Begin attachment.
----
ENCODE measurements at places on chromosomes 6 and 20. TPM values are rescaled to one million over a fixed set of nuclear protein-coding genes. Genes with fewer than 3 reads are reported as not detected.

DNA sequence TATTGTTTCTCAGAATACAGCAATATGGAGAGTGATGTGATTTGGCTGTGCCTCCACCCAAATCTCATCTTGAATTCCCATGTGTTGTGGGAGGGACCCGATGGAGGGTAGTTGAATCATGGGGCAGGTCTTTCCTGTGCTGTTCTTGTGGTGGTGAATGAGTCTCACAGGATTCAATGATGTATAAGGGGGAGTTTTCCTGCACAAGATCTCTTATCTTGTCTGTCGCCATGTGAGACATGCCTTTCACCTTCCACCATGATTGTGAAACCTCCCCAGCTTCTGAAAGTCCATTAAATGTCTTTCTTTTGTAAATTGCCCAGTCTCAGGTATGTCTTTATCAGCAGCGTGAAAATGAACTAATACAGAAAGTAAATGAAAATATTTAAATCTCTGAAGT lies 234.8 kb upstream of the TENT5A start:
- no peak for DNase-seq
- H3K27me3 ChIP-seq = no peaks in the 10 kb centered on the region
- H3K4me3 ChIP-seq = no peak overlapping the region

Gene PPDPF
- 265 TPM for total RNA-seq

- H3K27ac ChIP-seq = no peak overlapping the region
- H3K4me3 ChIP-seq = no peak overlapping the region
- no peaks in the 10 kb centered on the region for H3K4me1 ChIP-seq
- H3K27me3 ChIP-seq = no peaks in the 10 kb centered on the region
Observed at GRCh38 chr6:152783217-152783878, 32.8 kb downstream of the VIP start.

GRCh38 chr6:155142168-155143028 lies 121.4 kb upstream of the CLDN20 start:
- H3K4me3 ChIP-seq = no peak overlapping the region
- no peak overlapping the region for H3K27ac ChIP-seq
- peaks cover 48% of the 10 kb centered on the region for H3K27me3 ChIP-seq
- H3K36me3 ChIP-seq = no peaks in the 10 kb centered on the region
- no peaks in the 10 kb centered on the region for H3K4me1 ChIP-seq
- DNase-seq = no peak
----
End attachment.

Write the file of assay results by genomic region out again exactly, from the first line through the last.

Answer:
ENCODE measurements at places on chromosomes 6 and 20. TPM values are rescaled to one million over a fixed set of nuclear protein-coding genes. Genes with fewer than 3 reads are reported as not detected.

DNA sequence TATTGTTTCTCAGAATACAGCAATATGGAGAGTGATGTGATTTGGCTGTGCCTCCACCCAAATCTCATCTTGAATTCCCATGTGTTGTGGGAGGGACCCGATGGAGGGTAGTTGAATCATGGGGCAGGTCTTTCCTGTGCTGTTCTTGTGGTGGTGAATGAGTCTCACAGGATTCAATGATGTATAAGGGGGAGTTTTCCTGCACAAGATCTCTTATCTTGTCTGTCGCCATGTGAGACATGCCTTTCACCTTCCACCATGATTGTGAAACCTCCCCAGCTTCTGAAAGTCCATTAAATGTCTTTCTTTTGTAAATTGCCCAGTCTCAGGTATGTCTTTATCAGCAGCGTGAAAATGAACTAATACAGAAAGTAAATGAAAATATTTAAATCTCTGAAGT lies 234.8 kb upstream of the TENT5A start:
- no peak for DNase-seq
- H3K27me3 ChIP-seq = no peaks in the 10 kb centered on the region
- H3K4me3 ChIP-seq = no peak overlapping the region

Gene PPDPF
- 265 TPM for total RNA-seq

- H3K27ac ChIP-seq = no peak overlapping the region
- H3K4me3 ChIP-seq = no peak overlapping the region
- no peaks in the 10 kb centered on the region for H3K4me1 ChIP-seq
- H3K27me3 ChIP-seq = no peaks in the 10 kb centered on the region
Observed at GRCh38 chr6:152783217-152783878, 32.8 kb downstream of the VIP start.

GRCh38 chr6:155142168-155143028 lies 121.4 kb upstream of the CLDN20 start:
- H3K4me3 ChIP-seq = no peak overlapping the region
- no peak overlapping the region for H3K27ac ChIP-seq
- peaks cover 48% of the 10 kb centered on the region for H3K27me3 ChIP-seq
- H3K36me3 ChIP-seq = no peaks in the 10 kb centered on the region
- no peaks in the 10 kb centered on the region for H3K4me1 ChIP-seq
- DNase-seq = no peak